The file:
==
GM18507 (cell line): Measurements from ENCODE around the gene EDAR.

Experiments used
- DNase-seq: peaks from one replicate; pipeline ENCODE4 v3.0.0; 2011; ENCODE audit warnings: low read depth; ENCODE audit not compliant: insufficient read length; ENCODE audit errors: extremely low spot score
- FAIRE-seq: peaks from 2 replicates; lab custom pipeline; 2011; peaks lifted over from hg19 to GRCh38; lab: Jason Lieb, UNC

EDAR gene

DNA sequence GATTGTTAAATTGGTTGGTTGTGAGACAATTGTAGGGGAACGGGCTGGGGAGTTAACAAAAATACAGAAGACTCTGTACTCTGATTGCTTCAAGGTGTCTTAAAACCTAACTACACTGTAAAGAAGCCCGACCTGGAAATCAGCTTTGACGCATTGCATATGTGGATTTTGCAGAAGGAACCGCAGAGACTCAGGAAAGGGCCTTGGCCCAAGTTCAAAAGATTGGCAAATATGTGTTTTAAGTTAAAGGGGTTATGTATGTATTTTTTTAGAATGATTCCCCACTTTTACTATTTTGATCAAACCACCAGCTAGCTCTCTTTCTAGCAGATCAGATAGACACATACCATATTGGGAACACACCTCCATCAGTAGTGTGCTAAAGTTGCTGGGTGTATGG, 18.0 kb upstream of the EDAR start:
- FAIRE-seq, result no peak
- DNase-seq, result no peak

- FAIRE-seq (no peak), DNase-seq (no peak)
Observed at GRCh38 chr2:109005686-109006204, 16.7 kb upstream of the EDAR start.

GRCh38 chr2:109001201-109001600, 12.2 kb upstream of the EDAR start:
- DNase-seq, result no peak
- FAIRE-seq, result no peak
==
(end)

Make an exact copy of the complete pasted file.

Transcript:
GM18507 (cell line): Measurements from ENCODE around the gene EDAR.

Experiments used
- DNase-seq: peaks from one replicate; pipeline ENCODE4 v3.0.0; 2011; ENCODE audit warnings: low read depth; ENCODE audit not compliant: insufficient read length; ENCODE audit errors: extremely low spot score
- FAIRE-seq: peaks from 2 replicates; lab custom pipeline; 2011; peaks lifted over from hg19 to GRCh38; lab: Jason Lieb, UNC

EDAR gene

DNA sequence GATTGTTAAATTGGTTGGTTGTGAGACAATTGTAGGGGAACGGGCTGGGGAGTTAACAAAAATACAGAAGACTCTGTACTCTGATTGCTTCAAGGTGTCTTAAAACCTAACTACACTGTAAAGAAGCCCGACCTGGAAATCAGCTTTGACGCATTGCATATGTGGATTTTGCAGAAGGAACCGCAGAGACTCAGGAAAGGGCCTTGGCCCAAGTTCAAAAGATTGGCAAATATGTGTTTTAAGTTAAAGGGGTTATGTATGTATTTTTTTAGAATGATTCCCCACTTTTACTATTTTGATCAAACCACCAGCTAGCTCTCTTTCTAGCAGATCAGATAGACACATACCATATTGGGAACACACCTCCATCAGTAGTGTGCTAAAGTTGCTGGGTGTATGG, 18.0 kb upstream of the EDAR start:
- FAIRE-seq, result no peak
- DNase-seq, result no peak

- FAIRE-seq (no peak), DNase-seq (no peak)
Observed at GRCh38 chr2:109005686-109006204, 16.7 kb upstream of the EDAR start.

GRCh38 chr2:109001201-109001600, 12.2 kb upstream of the EDAR start:
- DNase-seq, result no peak
- FAIRE-seq, result no peak